Through the Russian Prism: Essays on Literature and Culture
Joseph Frank writes that an interest in existentialism led him during the 1950s to make a close study of Dostoevsky’s Notes from Underground, and then to undertake his life’s work, a biography of the Russian writer, of which three volumes have now appeared, with two to follow. The work is already established as a classic, not only for its strenuous erudition but also for the depth of insight it reveals into the relation of Dostoevsky to the social and cultural life of his age. Professor Frank’s preface to the first volume claims that “one way of defining Dostoevsky’s genius is to locate it in his ability to fuse his private dilemmas with those raging in the society of which he was a part.” Hence the extensive and detailed reconstruction in his biography of that society and its intense intellectual activity. His new book, Through the Russian Prism, is a collection of twenty essays, most of them connected with his work on the biography.
Dostoevsky is an obsessional writer like D.H. Lawrence, who felt a fascinated revulsion when he came to read the novels during the “Dostoevsky fever” that swept the West at the beginning of this century. But whereas Lawrence is often isolated in his own obsessions, Dostoevsky in his fiction, from Crime and Punishment onward, and in most of his writings on public issues, maintains a lively play of intelligence, a restlessness, a questing passion that make his obsessions irresistible. In the words of Strakhov, the first biographer of Dostoevsky, he was one who “so to speak, felt thought with unusual liveliness” [Strakhov’s emphasis].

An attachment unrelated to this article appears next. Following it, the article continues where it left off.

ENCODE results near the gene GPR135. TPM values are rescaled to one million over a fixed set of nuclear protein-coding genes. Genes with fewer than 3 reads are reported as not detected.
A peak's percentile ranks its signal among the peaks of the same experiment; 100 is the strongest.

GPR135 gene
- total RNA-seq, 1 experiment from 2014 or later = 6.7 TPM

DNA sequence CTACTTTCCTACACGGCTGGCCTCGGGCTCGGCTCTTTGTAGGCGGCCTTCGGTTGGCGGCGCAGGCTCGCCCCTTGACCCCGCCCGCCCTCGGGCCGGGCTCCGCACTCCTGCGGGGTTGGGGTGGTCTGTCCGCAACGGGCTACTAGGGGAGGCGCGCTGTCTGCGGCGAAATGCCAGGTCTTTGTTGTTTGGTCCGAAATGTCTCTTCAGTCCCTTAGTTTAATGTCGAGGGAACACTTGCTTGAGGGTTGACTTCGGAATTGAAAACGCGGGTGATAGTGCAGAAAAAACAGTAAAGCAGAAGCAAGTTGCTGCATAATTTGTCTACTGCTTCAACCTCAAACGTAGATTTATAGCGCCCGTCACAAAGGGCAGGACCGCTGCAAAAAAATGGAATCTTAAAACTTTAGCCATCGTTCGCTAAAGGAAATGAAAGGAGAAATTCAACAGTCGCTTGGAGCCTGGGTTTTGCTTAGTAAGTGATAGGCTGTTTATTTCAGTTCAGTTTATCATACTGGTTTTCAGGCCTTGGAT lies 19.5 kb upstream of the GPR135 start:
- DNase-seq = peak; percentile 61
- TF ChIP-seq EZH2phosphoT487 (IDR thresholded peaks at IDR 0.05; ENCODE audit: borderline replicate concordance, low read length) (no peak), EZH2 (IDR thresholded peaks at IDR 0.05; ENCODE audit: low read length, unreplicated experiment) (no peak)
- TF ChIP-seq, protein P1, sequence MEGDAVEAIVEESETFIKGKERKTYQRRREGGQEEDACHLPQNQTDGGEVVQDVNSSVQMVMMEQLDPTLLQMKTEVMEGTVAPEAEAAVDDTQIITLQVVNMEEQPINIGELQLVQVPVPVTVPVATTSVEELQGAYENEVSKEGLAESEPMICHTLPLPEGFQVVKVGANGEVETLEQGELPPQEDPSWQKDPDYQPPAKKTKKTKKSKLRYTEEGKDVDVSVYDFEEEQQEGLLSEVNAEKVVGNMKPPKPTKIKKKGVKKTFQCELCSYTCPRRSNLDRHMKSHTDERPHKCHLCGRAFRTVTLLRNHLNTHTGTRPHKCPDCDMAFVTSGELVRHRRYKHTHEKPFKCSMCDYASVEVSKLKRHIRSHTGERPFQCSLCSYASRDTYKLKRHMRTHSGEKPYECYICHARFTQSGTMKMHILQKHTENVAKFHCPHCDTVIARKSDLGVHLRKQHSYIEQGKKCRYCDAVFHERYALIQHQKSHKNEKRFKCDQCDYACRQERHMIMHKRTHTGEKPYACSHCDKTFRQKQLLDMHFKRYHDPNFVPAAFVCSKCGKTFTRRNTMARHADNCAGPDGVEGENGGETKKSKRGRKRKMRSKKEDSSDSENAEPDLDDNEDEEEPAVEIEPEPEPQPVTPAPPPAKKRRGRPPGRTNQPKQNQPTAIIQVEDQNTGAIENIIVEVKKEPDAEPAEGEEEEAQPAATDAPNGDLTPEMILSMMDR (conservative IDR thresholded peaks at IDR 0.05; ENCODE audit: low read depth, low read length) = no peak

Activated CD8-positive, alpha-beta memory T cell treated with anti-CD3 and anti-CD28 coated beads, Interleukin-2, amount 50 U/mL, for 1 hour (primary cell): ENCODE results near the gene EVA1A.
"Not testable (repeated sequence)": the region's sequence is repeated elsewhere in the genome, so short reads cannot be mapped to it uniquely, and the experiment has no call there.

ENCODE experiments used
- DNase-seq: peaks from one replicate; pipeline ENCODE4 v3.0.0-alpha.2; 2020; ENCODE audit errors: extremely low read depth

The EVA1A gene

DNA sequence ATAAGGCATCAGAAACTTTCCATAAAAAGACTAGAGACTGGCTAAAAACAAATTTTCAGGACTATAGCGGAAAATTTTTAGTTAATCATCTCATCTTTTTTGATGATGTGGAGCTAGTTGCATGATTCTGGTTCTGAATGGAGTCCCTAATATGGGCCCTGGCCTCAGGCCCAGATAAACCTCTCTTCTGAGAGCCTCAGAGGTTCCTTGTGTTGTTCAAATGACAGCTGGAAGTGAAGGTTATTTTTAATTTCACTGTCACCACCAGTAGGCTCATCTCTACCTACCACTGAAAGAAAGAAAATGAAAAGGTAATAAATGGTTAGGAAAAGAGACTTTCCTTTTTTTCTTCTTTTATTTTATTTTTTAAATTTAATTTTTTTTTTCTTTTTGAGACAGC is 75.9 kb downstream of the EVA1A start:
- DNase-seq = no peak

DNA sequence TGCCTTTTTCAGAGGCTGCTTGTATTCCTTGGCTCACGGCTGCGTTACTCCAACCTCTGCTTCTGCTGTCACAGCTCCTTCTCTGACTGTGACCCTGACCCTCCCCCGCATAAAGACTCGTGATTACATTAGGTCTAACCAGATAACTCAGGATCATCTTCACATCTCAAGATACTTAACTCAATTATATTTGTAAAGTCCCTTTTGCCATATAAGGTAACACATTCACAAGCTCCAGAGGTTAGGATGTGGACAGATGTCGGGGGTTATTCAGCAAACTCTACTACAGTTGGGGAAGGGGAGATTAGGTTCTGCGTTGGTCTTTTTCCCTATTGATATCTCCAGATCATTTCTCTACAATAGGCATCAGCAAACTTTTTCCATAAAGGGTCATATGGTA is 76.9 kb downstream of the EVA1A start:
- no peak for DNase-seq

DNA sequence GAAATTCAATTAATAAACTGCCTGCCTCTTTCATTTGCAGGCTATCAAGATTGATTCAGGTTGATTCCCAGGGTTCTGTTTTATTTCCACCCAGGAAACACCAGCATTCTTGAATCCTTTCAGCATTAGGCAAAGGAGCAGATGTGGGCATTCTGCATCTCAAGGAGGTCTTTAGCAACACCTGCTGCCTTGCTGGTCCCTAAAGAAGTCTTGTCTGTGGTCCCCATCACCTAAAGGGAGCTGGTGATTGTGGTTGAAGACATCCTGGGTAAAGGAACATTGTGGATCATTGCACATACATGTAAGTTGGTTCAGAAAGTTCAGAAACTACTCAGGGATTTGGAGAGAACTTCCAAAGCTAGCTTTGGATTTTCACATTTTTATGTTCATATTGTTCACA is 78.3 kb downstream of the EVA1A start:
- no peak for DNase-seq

Strakhov said that “the best conversations I was ever lucky enough to have in my life” were with Dostoevsky. It seems no accident that Frank’s lead essay in the collection (which originally appeared in these pages) should review the “dialogues” of the philologist Roman Jakobson, with his wife, Krystyna Pomorska, who published them in 1980 (English translation, 1983). Frank’s original study of how Jakobson sought to reveal the concealed inner structure of literary works and language is followed by an essay on “The Voices of Mikhail Bakhtin,” in which Frank describes Bakhtin’s inventive way of reading Dostoevsky. He cites not only Bakhtin’s well-known notion of the “dialogic” or “polyphonic” novel but especially his idea of “double-voiced discourse,” or language affected by awareness of the discourse of others:
By focusing on the acute sensitivity that each Dostoevsky character exhibits toward the others, and exploring how each echoes and vibrates in the others’ psyches, Bakhtin hits on the secret that distinguishes Dostoevsky…from other novelists working in the same [realist] tradition.
Frank speaks of the necessity “to carry on…’the great dialogue’ ” with Bakhtin, and with Jakobson also. Through the Russian Prism is entirely conceived in the spirit of dialogue—with Dostoevsky himself; between Dostoevsky and his contemporaries at a time when Russia seemed on the verge of vast changes; between Dostoevsky and the novelist Ralph Ellison …
This article is available to online subscribers only.
Please choose from one of the options below to access this article:
Purchase a print premium subscription (20 issues per year) and also receive online access to all all content on nybooks.com.
Purchase an Online Edition subscription and receive full access to all articles published by the Review since 1963.
Purchase a trial Online Edition subscription and receive unlimited access for one week to all the content on nybooks.com.